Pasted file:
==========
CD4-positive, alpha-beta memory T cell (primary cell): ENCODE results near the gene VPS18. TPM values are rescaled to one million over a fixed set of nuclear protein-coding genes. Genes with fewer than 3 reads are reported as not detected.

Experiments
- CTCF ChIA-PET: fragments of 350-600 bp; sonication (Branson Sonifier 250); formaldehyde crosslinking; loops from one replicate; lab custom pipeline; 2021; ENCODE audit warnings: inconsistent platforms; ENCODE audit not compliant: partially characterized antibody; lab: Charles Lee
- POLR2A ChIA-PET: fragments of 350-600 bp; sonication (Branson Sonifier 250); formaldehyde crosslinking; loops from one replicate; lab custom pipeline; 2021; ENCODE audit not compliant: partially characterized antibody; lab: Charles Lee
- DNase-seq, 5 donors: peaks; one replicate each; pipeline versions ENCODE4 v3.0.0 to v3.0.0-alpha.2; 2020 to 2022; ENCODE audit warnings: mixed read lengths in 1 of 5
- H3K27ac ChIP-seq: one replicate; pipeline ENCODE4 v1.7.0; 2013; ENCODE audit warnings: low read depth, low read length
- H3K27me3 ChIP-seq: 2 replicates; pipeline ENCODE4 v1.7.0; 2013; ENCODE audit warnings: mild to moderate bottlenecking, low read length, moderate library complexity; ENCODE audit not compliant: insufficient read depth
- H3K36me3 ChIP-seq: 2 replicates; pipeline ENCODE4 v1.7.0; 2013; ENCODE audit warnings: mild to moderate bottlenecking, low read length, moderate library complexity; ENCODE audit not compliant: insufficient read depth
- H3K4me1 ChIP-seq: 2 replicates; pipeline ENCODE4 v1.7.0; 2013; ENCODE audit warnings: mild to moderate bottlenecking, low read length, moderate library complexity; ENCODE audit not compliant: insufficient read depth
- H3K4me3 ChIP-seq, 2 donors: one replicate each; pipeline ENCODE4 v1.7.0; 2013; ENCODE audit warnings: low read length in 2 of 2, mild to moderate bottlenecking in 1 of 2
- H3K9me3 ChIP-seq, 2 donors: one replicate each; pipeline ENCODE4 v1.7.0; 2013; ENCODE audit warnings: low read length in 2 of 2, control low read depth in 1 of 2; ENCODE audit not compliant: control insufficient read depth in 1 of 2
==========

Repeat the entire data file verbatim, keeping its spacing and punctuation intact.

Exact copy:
CD4-positive, alpha-beta memory T cell (primary cell): ENCODE results near the gene VPS18. TPM values are rescaled to one million over a fixed set of nuclear protein-coding genes. Genes with fewer than 3 reads are reported as not detected.

Experiments
- CTCF ChIA-PET: fragments of 350-600 bp; sonication (Branson Sonifier 250); formaldehyde crosslinking; loops from one replicate; lab custom pipeline; 2021; ENCODE audit warnings: inconsistent platforms; ENCODE audit not compliant: partially characterized antibody; lab: Charles Lee
- POLR2A ChIA-PET: fragments of 350-600 bp; sonication (Branson Sonifier 250); formaldehyde crosslinking; loops from one replicate; lab custom pipeline; 2021; ENCODE audit not compliant: partially characterized antibody; lab: Charles Lee
- DNase-seq, 5 donors: peaks; one replicate each; pipeline versions ENCODE4 v3.0.0 to v3.0.0-alpha.2; 2020 to 2022; ENCODE audit warnings: mixed read lengths in 1 of 5
- H3K27ac ChIP-seq: one replicate; pipeline ENCODE4 v1.7.0; 2013; ENCODE audit warnings: low read depth, low read length
- H3K27me3 ChIP-seq: 2 replicates; pipeline ENCODE4 v1.7.0; 2013; ENCODE audit warnings: mild to moderate bottlenecking, low read length, moderate library complexity; ENCODE audit not compliant: insufficient read depth
- H3K36me3 ChIP-seq: 2 replicates; pipeline ENCODE4 v1.7.0; 2013; ENCODE audit warnings: mild to moderate bottlenecking, low read length, moderate library complexity; ENCODE audit not compliant: insufficient read depth
- H3K4me1 ChIP-seq: 2 replicates; pipeline ENCODE4 v1.7.0; 2013; ENCODE audit warnings: mild to moderate bottlenecking, low read length, moderate library complexity; ENCODE audit not compliant: insufficient read depth
- H3K4me3 ChIP-seq, 2 donors: one replicate each; pipeline ENCODE4 v1.7.0; 2013; ENCODE audit warnings: low read length in 2 of 2, mild to moderate bottlenecking in 1 of 2
- H3K9me3 ChIP-seq, 2 donors: one replicate each; pipeline ENCODE4 v1.7.0; 2013; ENCODE audit warnings: low read length in 2 of 2, control low read depth in 1 of 2; ENCODE audit not compliant: control insufficient read depth in 1 of 2